Everything is handmade and customers should be prepared to spend some time and money in this store.
Craft Assembly, 61 Haji Lane, Singapore;
Unashamedly feminine, Soon Lee is not a typical fashion store. It’s filled with pieces of clothing, books, and bags from both local and international designers. And the jewelry? As dainty as the store itself.
Singaporean owned and inspired, the mix of styles including corporate, casual and fun means shoppers will always find something their wardrobe is lacking.
Customers do have to physically visit the store – its owners are going against the grain and not having online sales – just a presence on Instagram and Facebook.
Soon Lee, 73 Haji Lane, Singapore;
Trippies / Children Little Museum
A definite blast from the past, the shop Trippies (formerly known as Grandfather’s Collections) and the Children Little Museum on Bussorah Street, offer a nostalgic look back at life as a young person in Singapore in the 1960s and 70s.
Patrick Neo, now a retired professional photographer, personally amassed everything on display at the museum – or for sale in his shop – starting in his childhood. There are no iPhones and iPads here.
Visitors are more likely to stumble upon something like Chapteh, or hacky sack with a shuttlecock, played by uncles and aunties (Singaporeans affectionate name for their older generation) in their youth. The shop’s tin-man robot stands tall and proud at the front door, waiting for sightseers to step in, and back in time.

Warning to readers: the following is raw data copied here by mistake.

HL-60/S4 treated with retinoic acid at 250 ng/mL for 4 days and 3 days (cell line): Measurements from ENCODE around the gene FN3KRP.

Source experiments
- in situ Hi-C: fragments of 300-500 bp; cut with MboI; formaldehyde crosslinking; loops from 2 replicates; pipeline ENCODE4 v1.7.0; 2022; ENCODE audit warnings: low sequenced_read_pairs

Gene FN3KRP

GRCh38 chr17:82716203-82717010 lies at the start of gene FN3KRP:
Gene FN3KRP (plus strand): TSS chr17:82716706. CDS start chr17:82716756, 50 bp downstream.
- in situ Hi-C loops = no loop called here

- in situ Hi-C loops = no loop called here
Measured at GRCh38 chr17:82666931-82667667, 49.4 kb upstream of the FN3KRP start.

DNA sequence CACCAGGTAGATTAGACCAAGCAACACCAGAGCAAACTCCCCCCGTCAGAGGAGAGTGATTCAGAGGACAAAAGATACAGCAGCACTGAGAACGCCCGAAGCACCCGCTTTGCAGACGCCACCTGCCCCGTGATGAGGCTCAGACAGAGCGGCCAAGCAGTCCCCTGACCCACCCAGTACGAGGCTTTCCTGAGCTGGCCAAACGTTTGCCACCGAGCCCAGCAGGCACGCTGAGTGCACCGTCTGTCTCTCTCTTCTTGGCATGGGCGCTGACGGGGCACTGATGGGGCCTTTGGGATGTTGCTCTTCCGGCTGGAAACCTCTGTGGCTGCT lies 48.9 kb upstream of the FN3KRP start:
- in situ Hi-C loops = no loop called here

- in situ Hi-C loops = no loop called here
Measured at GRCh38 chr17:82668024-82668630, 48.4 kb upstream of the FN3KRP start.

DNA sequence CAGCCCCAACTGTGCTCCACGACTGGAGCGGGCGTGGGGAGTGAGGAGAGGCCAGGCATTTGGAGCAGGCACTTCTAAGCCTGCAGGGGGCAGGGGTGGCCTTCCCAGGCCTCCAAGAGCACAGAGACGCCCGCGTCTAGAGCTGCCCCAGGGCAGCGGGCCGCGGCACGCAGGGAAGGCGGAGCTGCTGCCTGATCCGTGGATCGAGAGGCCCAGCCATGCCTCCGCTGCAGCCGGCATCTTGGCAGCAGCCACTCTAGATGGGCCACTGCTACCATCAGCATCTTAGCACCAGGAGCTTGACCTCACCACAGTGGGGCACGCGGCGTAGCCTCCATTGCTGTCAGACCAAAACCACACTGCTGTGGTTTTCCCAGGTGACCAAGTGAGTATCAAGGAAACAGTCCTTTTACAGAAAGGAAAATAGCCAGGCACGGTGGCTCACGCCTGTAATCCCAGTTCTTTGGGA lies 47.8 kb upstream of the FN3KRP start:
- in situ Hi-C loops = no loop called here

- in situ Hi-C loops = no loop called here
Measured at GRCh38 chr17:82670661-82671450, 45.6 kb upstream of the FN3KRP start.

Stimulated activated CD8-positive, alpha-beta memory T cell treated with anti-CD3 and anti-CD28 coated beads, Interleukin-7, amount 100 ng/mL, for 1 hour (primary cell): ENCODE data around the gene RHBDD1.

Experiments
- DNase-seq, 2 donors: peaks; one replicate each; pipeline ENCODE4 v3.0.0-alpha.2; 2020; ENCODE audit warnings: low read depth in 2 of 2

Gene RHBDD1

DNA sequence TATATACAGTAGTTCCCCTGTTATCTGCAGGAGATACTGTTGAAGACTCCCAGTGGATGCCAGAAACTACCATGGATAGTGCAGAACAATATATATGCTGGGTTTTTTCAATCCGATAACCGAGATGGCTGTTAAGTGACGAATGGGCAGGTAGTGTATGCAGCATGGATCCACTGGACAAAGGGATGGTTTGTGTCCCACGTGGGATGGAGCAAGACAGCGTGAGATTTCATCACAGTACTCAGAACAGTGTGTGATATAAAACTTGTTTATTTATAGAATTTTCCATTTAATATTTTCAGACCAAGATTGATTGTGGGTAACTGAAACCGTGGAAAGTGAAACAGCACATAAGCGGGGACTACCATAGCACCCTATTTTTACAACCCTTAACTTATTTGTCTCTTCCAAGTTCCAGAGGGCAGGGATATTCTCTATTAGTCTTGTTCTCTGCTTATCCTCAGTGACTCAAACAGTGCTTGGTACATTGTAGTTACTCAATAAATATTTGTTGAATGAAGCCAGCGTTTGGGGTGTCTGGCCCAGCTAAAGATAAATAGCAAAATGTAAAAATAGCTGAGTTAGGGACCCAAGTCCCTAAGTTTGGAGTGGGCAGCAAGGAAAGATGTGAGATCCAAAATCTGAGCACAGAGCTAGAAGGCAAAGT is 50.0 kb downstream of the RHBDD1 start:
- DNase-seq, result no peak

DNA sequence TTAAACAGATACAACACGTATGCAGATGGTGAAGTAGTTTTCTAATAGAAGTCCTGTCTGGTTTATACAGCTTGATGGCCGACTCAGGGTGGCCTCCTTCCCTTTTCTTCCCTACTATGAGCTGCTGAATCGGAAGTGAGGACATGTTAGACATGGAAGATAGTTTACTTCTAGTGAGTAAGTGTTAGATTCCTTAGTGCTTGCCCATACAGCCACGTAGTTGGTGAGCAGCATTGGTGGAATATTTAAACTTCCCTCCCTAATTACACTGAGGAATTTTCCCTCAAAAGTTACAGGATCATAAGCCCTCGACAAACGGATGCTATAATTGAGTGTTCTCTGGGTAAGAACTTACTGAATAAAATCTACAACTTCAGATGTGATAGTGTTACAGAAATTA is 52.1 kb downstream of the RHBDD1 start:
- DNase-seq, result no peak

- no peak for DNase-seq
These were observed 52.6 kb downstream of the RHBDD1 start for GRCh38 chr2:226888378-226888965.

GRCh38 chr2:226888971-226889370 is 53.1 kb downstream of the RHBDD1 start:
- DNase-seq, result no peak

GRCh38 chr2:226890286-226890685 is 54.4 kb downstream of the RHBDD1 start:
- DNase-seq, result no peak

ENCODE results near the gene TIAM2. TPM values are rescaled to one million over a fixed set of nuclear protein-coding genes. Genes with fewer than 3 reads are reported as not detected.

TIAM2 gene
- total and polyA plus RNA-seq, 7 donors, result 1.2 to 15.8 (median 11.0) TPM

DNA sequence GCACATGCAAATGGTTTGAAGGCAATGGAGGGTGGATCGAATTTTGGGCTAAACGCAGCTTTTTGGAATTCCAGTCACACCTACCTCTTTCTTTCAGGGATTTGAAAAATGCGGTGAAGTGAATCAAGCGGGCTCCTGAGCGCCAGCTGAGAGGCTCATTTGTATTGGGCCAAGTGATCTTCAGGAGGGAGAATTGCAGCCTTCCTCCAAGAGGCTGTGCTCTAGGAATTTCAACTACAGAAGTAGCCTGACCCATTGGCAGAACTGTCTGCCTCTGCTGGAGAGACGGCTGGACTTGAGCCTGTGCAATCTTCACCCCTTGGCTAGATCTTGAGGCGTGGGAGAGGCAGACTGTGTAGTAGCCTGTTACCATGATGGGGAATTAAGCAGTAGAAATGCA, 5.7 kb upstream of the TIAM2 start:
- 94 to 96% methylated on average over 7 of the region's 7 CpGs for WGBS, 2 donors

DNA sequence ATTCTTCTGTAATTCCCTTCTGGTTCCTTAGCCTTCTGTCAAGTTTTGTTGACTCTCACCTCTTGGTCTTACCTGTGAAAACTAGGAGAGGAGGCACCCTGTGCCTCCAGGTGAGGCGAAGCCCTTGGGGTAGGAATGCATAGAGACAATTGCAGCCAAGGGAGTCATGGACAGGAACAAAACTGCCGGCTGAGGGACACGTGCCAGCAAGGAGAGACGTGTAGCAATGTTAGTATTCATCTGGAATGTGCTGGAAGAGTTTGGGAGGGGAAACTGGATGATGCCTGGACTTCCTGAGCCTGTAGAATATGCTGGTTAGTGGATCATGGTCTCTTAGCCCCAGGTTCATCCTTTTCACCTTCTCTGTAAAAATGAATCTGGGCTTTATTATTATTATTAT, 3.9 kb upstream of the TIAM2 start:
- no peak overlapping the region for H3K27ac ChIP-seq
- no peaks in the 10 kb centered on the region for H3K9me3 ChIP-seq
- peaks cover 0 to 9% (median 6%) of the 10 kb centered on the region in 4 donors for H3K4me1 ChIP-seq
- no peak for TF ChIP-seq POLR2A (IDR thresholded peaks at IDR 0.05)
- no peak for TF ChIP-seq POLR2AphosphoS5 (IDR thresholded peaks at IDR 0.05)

Trippies’ opening hours from 11:30 a.m.-9 p.m.
Sitting beneath a travelers lodge, this cafe’s name might be random but it’s worth making a special effort to get to this place.
It’s known for its pastas and craft beers, and is made up of a diverse collection of indoor and outdoor area furniture.
Working Title is the perfect place for a first date or a lazy afternoon with friends. Tried and trusted offerings include the oversized ice-cream cookies, and the English Earl – a light refreshing tea flavored ice cream that’s full of flavor.
Bonus: happy Hour is every hour, which means cheap drinks all the time.
As the name suggests, BluJaz Cafe hosts soulful live jazz music three times a week, wafting through its three-story shop house and courtyard.
Bands play every Wednesday, Friday and Saturday nights. The atmosphere is casual and the hours go by within the blink of an eye. Insider tip: Be sure to select your seat carefully as each area has a different feel.
The courtyard outside has a buzzy vibe with patrons sitting around massive wooden tables eating, drinking and letting the music drift around them. Inside on the first floor is for front row seats to the band, with the upper level the bar and dance floor.
It’s the highlight of any trip to the area during the evening – and one of the very few places that still has shisha on offer, to compliment its simple and tasteful Mediterranean menu.
Born in Kurdistan (northern Iraq), Jala Shekho fled the Middle East during the first Gulf War and was raised in New Zealand. She now lives in Singapore but considers herself a Kiwi – who’s proud of her Kurdish and Turkish ancestry.
Lisabelle Tay is a multitasking English literature graduate who’s training to be a teacher in her hometown of Singapore. She loves taking photos.